People will see that coming from me as a criticism. I like the fact that we’re not singularly possessed and obsessed with sports. I like living in an atmosphere where people think and talk about other things—government, politics, and media. I love it; I love living here. When I come back home from New York on a Sunday night after an NBA show, I’m in a place that’s healthier.
You are not tied to your hometown Chicago teams?
I like to visit my twisted existence. You know what I did last summer? I flew to Chicago every other weekend.
Sheryl, Mike’s wife of eight years, manages Matthew and the household so Wilbon can maintain his manic travels from games to TV studios, from DC to New York to Scottsdale. A DC native, Sheryl has an undergraduate degree from the University of Virginia and a law degree from Duke.
Just to see the Cubs?
Yep. I took my father-in-law to Wrigley Field. My father-in-law’s a Washingtonian. He is a knowledgeable observer of sports. Redskins season-ticket holder, the whole thing. I said, “You haven’t been to Wrigley Field?” So I’m still connected with my Chicago teams.
Which are you most tied to?
I’m most tied to the Bulls now. Two months ago I was most tied to the Bears. You know what I’m doing in March? I’m going to Arizona because the Cubs will be in spring training.
Do you have that same cracked-out feeling about the local teams? Redskins?
I have no rooting interest in any of the local teams. I kind of root for all the colleges. I love it when Georgetown and Maryland and George Mason do well.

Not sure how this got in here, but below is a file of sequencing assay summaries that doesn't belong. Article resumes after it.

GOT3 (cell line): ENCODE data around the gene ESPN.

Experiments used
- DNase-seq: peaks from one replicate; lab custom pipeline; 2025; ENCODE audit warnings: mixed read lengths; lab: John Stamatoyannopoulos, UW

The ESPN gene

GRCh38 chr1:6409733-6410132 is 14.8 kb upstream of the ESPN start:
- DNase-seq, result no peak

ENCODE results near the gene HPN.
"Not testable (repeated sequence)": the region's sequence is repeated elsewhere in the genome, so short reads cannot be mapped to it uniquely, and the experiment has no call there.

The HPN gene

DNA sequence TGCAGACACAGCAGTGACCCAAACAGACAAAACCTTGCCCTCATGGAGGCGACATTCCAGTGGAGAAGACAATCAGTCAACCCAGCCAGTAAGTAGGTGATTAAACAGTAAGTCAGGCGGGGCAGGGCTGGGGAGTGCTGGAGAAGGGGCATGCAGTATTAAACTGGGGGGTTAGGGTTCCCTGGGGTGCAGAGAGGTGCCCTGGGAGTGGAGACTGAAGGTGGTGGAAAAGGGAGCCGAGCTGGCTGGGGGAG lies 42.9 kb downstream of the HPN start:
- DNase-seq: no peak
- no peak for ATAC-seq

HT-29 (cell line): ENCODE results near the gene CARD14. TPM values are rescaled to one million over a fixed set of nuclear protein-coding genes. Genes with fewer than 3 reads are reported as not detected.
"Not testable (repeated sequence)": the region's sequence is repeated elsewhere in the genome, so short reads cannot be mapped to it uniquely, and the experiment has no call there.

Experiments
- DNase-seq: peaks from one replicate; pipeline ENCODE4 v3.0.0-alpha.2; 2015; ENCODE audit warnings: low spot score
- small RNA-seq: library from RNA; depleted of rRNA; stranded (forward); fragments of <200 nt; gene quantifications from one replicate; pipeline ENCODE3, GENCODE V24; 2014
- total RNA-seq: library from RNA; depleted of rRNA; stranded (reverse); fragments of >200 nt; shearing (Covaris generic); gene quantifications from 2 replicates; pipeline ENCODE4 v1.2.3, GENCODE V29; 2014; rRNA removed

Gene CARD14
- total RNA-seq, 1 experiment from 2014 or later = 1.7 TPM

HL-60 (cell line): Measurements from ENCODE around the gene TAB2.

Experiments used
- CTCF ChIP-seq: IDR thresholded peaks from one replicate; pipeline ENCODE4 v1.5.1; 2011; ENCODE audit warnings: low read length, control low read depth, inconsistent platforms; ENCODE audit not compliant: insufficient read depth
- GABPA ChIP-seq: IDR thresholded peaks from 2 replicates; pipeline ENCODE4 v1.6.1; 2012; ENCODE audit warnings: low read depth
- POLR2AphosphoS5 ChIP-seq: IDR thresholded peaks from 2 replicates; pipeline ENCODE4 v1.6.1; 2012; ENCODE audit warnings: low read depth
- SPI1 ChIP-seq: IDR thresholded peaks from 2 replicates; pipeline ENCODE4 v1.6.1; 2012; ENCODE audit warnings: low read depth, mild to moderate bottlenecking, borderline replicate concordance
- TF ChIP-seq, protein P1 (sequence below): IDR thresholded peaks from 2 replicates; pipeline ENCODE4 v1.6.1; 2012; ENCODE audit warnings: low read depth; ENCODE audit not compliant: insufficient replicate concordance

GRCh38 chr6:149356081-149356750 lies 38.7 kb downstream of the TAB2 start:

Talk about the other guy from the Windy City. When did you first meet Barack Obama?
We met in 2004. I was writing a book with Charles Barkley. Charles wanted to do a book on race and how people saw race in America, and Barack is one of the people we wanted to talk to.
At that point, he was in the Senate?
US Senate. We hung out with him for the better part of the day. We walk out of Barack’s office, we go to the car, and Charles and I look at each other across the hood of the car. I don’t know who spoke first. We just said, “Can you believe this guy?” Neither one of us had ever seen anyone like him up close and personal.
In what sense?
He was just impressive. The way he can inspire you to feel something. Sort of the call to action, the call to be encouraged. I came back home and told my wife, “This guy’s going to be president.”
You said that?
At the time, the notion of some unknown black man from South Side Chicago winning the presidency was unthinkable, but I just thought, this guy, he can appeal to people. I knew the whole story, his interracial parentage and where he was from. We had some people in common.
I went to Northwestern, where his brother-in-law, Craig, was assistant coach. And Craig grew up on the South Side at the same time as my brother, Don, and I did. Craig and my brother played basketball with and against each other.
Did you see Obama in Chicago before he ran for president?
We used to run into each other at restaurants like Japonais in Chicago. We’ve run into each other a couple of times.
Do you hang with the President?
I’m not some insider. He called me when Matthew was born. He called when he heard I’d had a heart attack. It was during the presidential primaries. He called to get on me about not being able to go to any more rib houses in Chicago after having a heart attack—which was very kind of him.
It seems like that’s the kind of human being he is—a normal guy. He likes to be in the NCAA pool. Our conversations have often been about “Who’s left in your pool—your bracket as dead as mine is?” It’s not that he’s a sports fan, but he’s rooted in sports, rooted in basketball. Basketball is a metaphor for much of his life, like the Democratic process. And so we share that.
Have you been to the White House?
I don’t expect to see him at all in Washington. I may never see him as president.
You might find yourself invited to a state dinner.